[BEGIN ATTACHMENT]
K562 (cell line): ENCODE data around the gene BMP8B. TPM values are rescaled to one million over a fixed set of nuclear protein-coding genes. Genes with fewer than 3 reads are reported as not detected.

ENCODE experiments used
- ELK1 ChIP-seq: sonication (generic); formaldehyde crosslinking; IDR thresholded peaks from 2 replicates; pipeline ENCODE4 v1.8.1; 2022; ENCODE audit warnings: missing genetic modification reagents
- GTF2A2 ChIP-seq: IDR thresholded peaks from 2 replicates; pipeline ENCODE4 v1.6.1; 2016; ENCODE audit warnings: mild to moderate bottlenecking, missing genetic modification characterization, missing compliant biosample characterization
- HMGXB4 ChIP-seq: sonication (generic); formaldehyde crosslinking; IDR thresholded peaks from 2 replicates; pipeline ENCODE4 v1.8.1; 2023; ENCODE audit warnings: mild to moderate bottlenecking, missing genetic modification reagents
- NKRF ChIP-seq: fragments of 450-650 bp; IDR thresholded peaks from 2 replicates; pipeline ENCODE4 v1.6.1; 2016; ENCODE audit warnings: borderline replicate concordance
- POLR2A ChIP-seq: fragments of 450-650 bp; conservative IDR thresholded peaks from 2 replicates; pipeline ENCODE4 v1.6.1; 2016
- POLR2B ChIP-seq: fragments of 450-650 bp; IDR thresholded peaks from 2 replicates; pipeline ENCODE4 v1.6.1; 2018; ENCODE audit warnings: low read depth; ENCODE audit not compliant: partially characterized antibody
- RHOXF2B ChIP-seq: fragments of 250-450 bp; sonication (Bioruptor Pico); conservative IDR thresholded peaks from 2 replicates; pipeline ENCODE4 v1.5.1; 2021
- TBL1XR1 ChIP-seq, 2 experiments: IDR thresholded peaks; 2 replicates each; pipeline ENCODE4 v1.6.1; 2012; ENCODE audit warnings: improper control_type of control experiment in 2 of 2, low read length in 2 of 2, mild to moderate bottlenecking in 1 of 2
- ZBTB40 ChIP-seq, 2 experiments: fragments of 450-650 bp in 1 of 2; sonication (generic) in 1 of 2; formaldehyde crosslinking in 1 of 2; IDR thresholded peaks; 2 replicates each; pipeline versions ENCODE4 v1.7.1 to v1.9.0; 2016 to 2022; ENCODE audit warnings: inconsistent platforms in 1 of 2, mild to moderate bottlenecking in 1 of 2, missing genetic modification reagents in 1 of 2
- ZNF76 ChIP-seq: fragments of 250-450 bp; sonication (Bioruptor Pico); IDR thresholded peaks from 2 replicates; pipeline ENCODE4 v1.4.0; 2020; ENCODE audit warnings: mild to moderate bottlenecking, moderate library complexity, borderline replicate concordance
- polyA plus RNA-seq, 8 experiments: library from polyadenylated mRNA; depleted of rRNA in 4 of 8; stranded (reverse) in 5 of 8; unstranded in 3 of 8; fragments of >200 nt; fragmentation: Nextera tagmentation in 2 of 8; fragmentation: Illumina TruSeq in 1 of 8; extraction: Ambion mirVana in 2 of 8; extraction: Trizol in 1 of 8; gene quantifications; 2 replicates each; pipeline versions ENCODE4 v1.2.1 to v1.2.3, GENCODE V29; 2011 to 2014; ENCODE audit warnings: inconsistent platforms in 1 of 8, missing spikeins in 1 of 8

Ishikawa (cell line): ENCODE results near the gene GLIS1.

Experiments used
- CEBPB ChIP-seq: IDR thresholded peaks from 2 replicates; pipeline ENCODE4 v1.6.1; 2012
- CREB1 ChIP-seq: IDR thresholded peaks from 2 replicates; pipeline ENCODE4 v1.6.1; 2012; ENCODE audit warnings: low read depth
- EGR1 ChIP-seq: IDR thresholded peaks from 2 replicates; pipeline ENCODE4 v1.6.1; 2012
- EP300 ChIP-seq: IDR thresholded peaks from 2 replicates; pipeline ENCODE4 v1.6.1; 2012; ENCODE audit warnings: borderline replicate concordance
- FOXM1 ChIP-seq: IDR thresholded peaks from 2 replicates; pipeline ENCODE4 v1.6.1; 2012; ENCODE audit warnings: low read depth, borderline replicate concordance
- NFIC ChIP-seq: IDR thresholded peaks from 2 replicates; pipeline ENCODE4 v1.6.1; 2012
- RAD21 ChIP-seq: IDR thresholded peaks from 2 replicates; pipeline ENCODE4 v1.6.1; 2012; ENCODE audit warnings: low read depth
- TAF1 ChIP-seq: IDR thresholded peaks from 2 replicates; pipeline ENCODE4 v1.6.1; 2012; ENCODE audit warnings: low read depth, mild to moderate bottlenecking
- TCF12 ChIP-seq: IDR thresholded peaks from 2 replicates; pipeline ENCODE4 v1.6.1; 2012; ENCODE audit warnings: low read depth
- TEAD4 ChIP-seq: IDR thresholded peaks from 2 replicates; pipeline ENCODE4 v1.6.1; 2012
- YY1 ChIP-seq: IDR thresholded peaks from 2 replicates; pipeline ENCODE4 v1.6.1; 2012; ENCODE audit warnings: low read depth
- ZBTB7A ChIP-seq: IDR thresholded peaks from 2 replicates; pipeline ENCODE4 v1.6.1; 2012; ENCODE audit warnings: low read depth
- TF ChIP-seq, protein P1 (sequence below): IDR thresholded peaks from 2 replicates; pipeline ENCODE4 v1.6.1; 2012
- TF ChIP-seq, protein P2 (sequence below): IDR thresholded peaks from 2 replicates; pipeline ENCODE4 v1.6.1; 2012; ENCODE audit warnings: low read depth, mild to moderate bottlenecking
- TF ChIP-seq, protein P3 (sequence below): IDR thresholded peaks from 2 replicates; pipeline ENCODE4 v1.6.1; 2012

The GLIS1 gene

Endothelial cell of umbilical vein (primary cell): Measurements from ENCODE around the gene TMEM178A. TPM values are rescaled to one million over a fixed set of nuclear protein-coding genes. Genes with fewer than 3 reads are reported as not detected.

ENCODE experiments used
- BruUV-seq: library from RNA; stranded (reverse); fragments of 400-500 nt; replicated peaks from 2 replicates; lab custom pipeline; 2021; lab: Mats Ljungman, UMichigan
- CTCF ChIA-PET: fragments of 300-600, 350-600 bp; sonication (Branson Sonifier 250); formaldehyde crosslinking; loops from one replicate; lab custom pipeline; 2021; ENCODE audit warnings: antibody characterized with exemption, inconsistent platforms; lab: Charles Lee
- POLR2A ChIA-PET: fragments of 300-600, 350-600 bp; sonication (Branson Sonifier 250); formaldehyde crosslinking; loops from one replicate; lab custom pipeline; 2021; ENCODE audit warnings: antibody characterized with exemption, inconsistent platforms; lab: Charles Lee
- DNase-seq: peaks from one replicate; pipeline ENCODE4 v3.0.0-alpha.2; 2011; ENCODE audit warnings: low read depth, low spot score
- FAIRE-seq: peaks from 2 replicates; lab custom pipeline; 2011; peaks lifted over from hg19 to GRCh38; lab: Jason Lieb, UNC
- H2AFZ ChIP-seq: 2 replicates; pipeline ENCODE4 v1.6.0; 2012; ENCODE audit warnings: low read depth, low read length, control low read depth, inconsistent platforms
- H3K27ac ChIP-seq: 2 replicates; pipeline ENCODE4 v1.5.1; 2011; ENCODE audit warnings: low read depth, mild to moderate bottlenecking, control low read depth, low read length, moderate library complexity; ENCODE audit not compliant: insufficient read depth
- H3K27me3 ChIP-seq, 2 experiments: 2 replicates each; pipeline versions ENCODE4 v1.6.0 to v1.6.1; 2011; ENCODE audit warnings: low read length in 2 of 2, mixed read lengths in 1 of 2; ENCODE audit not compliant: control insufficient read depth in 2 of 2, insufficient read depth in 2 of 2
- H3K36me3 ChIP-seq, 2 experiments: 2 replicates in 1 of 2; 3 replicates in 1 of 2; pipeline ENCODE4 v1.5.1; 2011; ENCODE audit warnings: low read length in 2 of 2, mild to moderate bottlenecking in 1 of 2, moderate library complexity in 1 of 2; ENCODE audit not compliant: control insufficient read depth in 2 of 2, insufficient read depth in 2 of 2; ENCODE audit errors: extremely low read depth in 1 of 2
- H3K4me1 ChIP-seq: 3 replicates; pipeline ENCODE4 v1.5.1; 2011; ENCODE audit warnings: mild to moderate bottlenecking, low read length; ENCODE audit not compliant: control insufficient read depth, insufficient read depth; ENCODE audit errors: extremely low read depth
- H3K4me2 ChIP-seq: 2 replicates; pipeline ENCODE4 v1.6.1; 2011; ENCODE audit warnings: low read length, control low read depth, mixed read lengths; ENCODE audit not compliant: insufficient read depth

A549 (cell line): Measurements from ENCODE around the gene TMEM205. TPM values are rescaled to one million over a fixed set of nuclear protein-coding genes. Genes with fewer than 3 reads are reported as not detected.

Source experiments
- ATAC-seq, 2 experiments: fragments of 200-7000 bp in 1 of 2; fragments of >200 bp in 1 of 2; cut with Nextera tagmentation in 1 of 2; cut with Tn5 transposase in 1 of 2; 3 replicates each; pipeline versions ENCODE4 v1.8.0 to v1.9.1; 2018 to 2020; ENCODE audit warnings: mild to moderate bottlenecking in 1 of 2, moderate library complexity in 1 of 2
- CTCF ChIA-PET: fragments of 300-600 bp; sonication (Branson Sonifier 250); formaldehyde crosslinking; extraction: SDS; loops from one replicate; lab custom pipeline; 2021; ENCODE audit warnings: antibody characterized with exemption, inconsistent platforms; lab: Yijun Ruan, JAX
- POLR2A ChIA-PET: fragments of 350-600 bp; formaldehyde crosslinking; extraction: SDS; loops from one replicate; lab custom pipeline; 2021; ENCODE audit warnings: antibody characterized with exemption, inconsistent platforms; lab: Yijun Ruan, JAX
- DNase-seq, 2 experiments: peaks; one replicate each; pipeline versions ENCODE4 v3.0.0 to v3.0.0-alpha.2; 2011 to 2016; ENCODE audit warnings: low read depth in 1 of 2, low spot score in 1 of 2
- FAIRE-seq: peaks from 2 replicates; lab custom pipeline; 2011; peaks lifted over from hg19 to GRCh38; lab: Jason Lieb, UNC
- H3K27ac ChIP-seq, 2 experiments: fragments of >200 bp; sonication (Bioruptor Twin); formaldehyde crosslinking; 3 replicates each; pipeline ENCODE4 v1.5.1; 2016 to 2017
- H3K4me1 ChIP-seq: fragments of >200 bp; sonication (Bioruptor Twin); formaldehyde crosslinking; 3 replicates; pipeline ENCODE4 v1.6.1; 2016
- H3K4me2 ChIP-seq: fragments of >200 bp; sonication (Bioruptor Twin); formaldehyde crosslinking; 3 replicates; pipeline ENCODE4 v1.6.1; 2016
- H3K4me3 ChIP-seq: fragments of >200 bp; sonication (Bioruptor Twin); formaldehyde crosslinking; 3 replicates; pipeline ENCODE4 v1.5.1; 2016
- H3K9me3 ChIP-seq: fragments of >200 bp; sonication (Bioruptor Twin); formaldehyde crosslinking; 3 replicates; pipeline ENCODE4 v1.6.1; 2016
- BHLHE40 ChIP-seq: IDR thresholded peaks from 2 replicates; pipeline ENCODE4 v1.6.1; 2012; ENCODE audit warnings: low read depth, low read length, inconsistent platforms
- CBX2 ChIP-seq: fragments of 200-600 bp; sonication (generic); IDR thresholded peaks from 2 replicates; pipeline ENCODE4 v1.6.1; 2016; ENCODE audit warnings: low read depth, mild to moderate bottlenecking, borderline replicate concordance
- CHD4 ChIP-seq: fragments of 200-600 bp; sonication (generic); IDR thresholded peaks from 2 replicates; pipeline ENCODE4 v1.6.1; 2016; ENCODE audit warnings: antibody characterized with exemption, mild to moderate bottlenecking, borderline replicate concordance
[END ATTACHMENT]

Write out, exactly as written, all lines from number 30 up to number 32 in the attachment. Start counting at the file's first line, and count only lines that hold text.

- TF ChIP-seq, protein P3 (sequence below): IDR thresholded peaks from 2 replicates; pipeline ENCODE4 v1.6.1; 2012

The GLIS1 gene

Endothelial cell of umbilical vein (primary cell): Measurements from ENCODE around the gene TMEM178A. TPM values are rescaled to one million over a fixed set of nuclear protein-coding genes. Genes with fewer than 3 reads are reported as not detected.